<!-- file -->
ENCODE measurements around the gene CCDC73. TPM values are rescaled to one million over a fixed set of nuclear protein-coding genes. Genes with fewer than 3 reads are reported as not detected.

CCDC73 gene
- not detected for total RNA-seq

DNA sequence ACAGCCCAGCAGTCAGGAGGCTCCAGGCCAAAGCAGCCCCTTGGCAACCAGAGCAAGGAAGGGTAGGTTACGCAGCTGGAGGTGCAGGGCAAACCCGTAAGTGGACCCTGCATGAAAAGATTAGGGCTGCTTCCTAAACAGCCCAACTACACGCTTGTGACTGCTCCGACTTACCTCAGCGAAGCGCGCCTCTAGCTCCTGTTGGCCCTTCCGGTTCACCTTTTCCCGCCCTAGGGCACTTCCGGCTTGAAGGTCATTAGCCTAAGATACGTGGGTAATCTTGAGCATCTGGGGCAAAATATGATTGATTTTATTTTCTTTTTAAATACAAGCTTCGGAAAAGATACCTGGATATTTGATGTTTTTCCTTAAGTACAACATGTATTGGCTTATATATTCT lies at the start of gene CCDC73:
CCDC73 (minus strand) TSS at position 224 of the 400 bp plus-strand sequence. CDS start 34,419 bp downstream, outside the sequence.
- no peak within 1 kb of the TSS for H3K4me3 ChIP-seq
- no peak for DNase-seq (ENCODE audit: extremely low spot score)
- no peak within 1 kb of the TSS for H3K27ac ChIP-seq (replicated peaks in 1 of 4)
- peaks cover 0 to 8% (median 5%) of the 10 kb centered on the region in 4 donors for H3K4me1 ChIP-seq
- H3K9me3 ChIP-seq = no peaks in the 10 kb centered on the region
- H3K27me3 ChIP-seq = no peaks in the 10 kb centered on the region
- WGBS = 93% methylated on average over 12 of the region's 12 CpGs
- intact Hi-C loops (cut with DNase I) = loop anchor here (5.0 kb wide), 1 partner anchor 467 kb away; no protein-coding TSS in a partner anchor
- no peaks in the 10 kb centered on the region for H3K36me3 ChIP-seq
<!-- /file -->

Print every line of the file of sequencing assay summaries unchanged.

ENCODE measurements around the gene CCDC73. TPM values are rescaled to one million over a fixed set of nuclear protein-coding genes. Genes with fewer than 3 reads are reported as not detected.

CCDC73 gene
- not detected for total RNA-seq

DNA sequence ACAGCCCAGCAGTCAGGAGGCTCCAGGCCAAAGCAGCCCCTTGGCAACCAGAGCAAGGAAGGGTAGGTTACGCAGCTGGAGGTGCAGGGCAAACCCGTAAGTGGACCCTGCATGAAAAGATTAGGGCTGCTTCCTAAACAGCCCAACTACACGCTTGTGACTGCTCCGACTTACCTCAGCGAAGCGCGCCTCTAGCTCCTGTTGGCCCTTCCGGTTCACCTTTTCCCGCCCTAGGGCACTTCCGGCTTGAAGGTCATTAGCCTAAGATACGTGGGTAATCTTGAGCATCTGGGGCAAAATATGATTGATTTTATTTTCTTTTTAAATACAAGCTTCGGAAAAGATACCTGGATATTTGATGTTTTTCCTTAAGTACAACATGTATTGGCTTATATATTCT lies at the start of gene CCDC73:
CCDC73 (minus strand) TSS at position 224 of the 400 bp plus-strand sequence. CDS start 34,419 bp downstream, outside the sequence.
- no peak within 1 kb of the TSS for H3K4me3 ChIP-seq
- no peak for DNase-seq (ENCODE audit: extremely low spot score)
- no peak within 1 kb of the TSS for H3K27ac ChIP-seq (replicated peaks in 1 of 4)
- peaks cover 0 to 8% (median 5%) of the 10 kb centered on the region in 4 donors for H3K4me1 ChIP-seq
- H3K9me3 ChIP-seq = no peaks in the 10 kb centered on the region
- H3K27me3 ChIP-seq = no peaks in the 10 kb centered on the region
- WGBS = 93% methylated on average over 12 of the region's 12 CpGs
- intact Hi-C loops (cut with DNase I) = loop anchor here (5.0 kb wide), 1 partner anchor 467 kb away; no protein-coding TSS in a partner anchor
- no peaks in the 10 kb centered on the region for H3K36me3 ChIP-seq